Jordan Valley High School

Jordan Valley High School as seen on July 31, 2020. 

JORDAN VALLEY

For the first time since mid-March, some students in Malheur County will be returning to classrooms.

Upwards of 70 miles from any other Malheur County towns, students in Jordan Valley will be back to school in full starting on Monday.

The latest guidance from the Oregon Department of Education on schools reopening allowed the smallest school districts in the state to bring students back into the classrooms, and Superintendent Rusty Bengoa said that’s exactly what the district is planning on doing.

On Tuesday, Jordan Valley School District posted its reopening plan for the 2020-2021 school year, and while the school has check-marked Hybrid Learning for reopening, all of Jordan Valley’s 49 students will be in the schools on Monday.

Bengoa said the school district selected Hybrid Learning because they are also ready to facilitate a move to distance learning if they need to.

A senior at Jordan Valley High School, Kiana Quintero said she was “excited and relieved” to be returning to school this year.

Quintero said Jordan Valley’s distance learning model in the spring was “very productive,” adding that the high school was able to hold its annual science fair virtually, allowing students to present their projects that they had been working on since before schools closed in the spring.

A self-described visual learner, Quintero said she struggled with math when she wasn’t able to work with a teacher and struggled to stay motivated.

“If we would’ve had to continue with distance learning this year, it definitely would have felt like a waste,” Quintero said. “Teachers can’t physically see the efforts you put into all of your work before turning it in, and understanding all of the new work assigned would have been a whole new level of difficult.”

According to Bengoa, school in Jordan Valley will be largely business as usual, except with students following state regulations like wearing facial coverings, washing their hands more regularly and social distancing guidance in effect.

With 49 students in the school district this year, Bengoa said the largest class would be seven students. This is far below the limits set by ODE earlier this summer (designating classroom size based on giving every student 35 square feet of open space).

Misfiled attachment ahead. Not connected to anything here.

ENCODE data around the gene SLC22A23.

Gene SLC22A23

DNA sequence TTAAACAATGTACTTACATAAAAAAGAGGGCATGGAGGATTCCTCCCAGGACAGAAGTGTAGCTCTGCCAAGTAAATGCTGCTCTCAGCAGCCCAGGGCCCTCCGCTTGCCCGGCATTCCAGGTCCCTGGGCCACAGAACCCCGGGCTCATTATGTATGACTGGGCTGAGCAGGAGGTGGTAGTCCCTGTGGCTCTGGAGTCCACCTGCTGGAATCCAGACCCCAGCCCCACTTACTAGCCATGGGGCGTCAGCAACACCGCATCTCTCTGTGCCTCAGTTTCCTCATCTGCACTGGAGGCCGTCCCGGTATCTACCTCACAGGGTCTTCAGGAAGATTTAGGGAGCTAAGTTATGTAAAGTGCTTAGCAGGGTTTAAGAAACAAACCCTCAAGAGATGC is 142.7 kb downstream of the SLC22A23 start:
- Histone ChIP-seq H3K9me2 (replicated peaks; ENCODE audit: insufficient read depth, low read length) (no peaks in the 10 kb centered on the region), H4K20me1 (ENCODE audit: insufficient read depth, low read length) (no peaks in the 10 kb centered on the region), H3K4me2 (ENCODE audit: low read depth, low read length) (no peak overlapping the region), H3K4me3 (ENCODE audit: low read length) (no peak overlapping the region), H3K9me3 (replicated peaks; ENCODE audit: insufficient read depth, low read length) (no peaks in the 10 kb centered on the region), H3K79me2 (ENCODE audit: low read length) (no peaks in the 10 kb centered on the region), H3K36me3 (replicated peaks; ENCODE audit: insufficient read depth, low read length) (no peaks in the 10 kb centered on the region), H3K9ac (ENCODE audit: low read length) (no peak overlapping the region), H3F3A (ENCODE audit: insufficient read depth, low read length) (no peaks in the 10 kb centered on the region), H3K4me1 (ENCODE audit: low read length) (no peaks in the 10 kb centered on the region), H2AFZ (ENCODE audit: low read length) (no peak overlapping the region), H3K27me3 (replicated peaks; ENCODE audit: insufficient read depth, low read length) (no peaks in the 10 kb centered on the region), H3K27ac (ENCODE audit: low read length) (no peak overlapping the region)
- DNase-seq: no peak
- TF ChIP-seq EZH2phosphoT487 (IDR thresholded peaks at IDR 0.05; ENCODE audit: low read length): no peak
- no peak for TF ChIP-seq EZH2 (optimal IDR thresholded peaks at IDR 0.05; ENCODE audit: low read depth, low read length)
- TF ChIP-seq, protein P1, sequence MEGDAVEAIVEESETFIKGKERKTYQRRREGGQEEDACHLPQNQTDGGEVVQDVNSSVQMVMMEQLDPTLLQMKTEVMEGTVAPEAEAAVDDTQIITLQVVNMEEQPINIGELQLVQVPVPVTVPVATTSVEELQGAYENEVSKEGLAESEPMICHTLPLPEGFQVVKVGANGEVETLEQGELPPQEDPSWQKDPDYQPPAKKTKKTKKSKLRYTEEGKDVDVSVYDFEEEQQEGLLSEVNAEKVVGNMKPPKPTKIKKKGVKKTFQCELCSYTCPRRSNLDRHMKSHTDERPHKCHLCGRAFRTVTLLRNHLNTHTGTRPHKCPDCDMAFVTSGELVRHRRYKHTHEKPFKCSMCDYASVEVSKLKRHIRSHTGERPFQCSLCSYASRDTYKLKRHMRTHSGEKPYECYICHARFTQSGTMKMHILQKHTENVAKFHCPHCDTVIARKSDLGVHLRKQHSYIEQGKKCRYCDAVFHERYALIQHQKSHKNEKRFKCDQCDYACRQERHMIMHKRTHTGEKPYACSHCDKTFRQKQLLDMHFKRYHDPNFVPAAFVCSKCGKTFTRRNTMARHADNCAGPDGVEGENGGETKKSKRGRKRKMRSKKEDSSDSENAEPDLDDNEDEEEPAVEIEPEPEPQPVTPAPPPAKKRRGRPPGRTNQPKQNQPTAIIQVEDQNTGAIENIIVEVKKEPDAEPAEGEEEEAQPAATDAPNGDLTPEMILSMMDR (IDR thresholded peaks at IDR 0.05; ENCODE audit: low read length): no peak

Quintero said it should have been a no-brainer from the start that Jordan Valley School District be allowed to open.

“It only made sense for us to go back to school, knowing we were a small school with less than 18 kids in the entire school and less than 10 kids in every class,” Quintero added.

Despite not having any positive cases of COVID-19 in Jordan Valley, Quintero also said that many of her peers have been following state guidelines (like wearing masks) throughout the summer. She said she believes that students will continue to follow those guidelines to make sure school stays open.

On Wednesday night, Bengoa said the Jordan Valley community had a virtual open house via Zoom to get ready for the 20-21 school year.

“We had a good portion of the parents there and everyone was positive and receptive,” he said.

A wild summer

Over the course of the summer, schools state-wide have been running through multiple plans for how they can, and whether they can, reopen.

On June 28, ODE released a new metrics-based approach to reopening plans.

If a county’s metrics were above a certain threshold, they had to open via distance learning.

• County case rate: Less than or equal to 10 cases per 100,000 population in the preceding seven days.

• County test positivity: Less than or equal to 5% in the preceding seven days.

• State test positivity: Less than or equal to 5% in the preceding seven days.

The new restrictions also came with an exemption for students between kindergarten and third grade, remote and rural small schools, and students who require needed support (students with disabilities, career and technical education classes).

However, those restrictions also come with their own metrics in order to qualify:

• COVID-19 is not actively spreading among the school community.

• The case rate in the county is less than or equal to 30 cases per per 100,000 population in the preceding 14 days.

• The test positive rate in the county is less than or equal to 5% in the preceding 14 days.

• Schools fully comply with sections 1-3 of the Ready Schools, Safe Learners guidance.

On Aug. 11, the state released an amendment to the guidance, which added Malheur County to a new category, with new metrics, because Malheur County has a population density of less than six people per square mile.

The new metrics for Malheur County are as follows:

• County cases: Fewer than 30 in the last three weeks, with less than half of those cases being reported in the last week of the three week period.

• Schools fully comply with sections 1-3 of the Ready Schools, Safe Learners guidance.

• The local public health authority must indicate that there is no community spread.

While Malheur County still does not meet those standards for reopening schools, the latest ODE guidance added an exemption for small schools (those with fewer than 75 students in the district). In Malheur County, this opened the door for Jordan Valley, Arock and Juntura school districts to let students back into the classroom, as long as there is no community spread as determined by Malheur County Health Department.

Nik Streng is a sports and news reporter at The Argus Observer. He can be reached at (541) 823-4806 or by emailing niklass@argusobserver.com. Comment on this story at www.argusobserver.com.

Nik Streng is the sports reporter for the Argus Observer. He graduated from the University of Oregon in 2015 with a master's degree in journalism, after graduating from Pacific University in 2013 with a degree in creative writing.

Load comments